• that in meeting the statutory duty, higher education institutions must have particular regard to the duty to ensure freedom of speech and the importance of academic freedom

Registrar's Introduction

The Prevent legislation placed a new legal requirement on all higher education institutions and many other public bodies and authorities to have “due regard to the need to prevent people from being drawn into terrorism”.

In this short video our Registrar, Dr John Hogan, introduces Prevent and answers these key questions:

  • what it is?
  • how it affects us a university?
  • how we can balance it with our commitment to academic freedom and the anticipated impact?
Newcastle University Prevent Guidance

The Counter Terrorism and Security Ac​t 2015 places a duty on all universities, to have due regard to the need to prevent people from being drawn into terrorism. ​In the case of Newcastle University ‘People’ are our colleagues and students or those who represent the University.

The Prevent Duty Guidance for Higher Education Institutions in England and Wales was published by the government in September 2015 and updated in 2019. The OFS are the monitoring body and have provided a Monitoring Framework (PDF: 491KB) ​which all registered HEI providers in England are required to satisfy.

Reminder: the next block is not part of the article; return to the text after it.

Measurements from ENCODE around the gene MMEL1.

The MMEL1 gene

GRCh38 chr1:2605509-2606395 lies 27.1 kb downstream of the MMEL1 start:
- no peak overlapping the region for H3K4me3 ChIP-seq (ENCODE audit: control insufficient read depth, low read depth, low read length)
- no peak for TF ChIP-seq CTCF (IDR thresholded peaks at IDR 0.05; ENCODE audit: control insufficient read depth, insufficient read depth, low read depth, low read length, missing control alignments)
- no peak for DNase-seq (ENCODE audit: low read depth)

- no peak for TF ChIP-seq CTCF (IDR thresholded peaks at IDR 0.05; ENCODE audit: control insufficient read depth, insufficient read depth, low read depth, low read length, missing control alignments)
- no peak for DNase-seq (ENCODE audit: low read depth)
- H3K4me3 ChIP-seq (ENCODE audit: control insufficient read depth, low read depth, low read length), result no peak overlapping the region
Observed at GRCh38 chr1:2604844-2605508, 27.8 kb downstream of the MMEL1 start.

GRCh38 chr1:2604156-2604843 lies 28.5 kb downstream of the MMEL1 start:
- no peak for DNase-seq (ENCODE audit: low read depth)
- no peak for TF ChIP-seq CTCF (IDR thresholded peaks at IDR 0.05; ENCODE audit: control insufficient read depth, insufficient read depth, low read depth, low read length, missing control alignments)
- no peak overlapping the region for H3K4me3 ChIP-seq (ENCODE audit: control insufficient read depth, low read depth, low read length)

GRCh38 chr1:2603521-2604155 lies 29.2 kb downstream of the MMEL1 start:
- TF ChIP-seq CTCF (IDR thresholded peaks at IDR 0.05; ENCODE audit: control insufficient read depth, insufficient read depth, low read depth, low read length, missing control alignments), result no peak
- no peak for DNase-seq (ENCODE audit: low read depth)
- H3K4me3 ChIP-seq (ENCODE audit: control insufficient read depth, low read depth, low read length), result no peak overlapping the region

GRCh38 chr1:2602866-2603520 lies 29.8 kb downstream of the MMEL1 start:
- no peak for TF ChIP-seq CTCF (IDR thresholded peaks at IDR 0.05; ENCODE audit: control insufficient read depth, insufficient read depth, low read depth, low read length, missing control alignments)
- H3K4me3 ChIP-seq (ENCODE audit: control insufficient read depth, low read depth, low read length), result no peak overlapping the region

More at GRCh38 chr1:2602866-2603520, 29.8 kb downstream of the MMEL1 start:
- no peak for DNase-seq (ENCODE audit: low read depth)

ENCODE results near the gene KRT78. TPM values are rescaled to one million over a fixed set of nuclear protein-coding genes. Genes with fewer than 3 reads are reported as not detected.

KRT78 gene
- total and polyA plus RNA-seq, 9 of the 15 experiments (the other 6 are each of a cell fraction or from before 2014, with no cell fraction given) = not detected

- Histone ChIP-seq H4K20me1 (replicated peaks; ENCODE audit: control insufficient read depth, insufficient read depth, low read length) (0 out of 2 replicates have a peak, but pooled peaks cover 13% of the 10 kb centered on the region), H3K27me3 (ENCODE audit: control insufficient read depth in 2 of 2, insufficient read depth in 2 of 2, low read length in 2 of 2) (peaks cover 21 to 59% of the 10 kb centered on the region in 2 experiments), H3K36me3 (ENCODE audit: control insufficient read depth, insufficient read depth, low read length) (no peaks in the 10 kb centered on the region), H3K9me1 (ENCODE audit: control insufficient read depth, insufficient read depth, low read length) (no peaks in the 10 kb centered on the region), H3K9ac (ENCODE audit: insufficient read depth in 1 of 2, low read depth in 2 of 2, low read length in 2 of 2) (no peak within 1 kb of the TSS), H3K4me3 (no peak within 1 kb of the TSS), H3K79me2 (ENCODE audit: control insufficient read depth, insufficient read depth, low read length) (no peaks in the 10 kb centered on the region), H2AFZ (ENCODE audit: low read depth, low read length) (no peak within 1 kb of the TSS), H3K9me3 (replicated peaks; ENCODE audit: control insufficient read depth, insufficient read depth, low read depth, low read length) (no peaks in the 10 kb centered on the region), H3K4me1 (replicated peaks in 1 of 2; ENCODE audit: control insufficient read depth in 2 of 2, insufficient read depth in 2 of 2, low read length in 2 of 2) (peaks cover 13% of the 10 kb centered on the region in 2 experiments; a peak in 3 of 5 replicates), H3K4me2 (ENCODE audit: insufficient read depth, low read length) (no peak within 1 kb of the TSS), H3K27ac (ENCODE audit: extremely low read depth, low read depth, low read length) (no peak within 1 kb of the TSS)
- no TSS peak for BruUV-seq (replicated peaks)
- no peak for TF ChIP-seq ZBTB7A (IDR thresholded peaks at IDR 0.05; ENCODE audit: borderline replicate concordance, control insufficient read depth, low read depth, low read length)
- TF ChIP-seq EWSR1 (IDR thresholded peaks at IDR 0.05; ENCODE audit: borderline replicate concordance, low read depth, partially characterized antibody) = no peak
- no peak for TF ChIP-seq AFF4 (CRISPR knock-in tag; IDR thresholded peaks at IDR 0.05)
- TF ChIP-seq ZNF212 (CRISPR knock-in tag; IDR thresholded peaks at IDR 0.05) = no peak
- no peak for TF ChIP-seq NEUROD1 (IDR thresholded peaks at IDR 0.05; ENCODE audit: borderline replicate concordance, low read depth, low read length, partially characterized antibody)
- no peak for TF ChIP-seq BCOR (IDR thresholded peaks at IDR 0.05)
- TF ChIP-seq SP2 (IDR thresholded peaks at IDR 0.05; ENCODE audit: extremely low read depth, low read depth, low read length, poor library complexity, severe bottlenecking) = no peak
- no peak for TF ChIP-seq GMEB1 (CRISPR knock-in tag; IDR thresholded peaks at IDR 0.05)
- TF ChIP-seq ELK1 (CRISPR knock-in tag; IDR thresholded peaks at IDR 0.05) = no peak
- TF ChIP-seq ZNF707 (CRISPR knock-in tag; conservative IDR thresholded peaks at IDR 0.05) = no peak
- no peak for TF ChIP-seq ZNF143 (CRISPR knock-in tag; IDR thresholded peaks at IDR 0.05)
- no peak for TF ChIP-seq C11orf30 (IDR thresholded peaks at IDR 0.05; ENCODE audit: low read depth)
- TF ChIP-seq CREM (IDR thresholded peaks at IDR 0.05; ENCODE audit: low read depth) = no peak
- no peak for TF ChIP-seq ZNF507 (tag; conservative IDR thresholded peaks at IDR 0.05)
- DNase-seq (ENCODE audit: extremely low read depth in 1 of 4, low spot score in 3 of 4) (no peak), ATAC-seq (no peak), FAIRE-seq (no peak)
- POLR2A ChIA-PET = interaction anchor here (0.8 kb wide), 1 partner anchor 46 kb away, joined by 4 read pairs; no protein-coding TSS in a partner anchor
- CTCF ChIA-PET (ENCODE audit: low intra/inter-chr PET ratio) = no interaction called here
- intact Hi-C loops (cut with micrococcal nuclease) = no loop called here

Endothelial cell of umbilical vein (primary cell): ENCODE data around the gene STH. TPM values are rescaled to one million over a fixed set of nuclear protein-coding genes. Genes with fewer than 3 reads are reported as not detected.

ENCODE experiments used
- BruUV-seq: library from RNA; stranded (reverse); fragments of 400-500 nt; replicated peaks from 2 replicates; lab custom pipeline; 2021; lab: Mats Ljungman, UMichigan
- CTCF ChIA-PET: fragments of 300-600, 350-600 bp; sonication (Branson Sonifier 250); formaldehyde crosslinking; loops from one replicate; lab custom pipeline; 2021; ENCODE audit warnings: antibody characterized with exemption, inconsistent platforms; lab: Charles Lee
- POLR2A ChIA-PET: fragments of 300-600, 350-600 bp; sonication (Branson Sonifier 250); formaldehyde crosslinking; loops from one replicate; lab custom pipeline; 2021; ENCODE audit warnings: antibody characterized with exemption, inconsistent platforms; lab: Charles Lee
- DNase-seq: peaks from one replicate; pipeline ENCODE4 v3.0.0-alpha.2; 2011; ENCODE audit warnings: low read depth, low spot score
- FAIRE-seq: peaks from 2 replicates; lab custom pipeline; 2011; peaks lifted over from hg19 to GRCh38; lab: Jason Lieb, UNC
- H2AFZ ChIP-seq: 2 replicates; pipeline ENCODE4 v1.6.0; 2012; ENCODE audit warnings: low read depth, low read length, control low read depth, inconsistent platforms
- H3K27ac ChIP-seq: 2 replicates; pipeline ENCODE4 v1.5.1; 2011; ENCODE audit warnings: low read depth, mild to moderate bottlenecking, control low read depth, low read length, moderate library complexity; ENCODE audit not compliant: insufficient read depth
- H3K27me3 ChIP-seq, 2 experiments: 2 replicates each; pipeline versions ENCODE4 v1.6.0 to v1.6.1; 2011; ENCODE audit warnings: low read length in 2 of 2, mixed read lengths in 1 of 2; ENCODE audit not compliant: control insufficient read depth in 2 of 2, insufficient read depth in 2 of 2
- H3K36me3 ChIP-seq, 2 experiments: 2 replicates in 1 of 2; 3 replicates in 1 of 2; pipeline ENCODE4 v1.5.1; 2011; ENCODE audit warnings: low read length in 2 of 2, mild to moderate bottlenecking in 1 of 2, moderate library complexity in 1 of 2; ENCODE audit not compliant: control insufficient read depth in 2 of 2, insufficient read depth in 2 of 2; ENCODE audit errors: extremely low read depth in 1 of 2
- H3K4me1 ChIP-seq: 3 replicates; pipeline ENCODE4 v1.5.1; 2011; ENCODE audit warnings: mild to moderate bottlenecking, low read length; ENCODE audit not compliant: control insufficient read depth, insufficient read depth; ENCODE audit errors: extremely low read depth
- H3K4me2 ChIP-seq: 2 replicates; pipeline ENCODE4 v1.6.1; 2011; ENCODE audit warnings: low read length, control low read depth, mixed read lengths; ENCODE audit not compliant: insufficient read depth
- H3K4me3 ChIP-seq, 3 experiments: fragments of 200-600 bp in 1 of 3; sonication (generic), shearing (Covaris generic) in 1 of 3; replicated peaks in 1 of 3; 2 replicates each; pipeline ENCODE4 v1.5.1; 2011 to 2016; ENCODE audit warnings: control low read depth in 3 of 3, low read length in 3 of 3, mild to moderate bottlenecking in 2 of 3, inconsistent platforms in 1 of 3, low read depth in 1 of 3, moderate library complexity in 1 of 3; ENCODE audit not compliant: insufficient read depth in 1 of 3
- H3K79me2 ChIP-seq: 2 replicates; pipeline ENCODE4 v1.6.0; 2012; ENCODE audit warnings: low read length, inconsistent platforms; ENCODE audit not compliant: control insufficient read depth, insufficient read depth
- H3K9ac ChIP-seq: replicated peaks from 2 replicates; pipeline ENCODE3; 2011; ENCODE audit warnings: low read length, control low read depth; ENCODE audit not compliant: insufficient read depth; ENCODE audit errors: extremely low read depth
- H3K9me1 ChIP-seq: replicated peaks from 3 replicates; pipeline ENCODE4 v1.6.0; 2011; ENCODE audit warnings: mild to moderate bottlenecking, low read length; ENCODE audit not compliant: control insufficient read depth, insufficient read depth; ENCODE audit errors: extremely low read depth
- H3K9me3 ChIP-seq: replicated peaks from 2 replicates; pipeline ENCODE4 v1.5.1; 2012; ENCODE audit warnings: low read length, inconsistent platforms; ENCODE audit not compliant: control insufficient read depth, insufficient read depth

The University views Prevent as a strand of its safeguarding responsibilities and the main Prevent contact for the University is the Director of Student Health and Wellbeing. To support the Director of Student Health and Wellbeing the University has in place an Internal Prevent Group, which meets to progress and monitor compliance with the duty. Some key areas of focus:​

  • ensuring senior management and governance oversight of implementation of the duty
  • effective engagement with students on the implementation of the duty
  • effective engagement with other partners
  • operation of appropriate policies and procedures, including a new policy on external speakers
  • appropriate staff training and briefing
  • sharing information where legal and appropriate
  • appropriate welfare, pastoral support
  • the use of the IT facilities

The Board of Governors and University Executive Board have considered the following when implementing the prevent duty:

  • that the prevent duty should not be detrimental in any way to either the legislative requirements or spirit of academic freedom and freedom of speech which are fundamental parts of university life
  • that equality and diversity values should not be threatened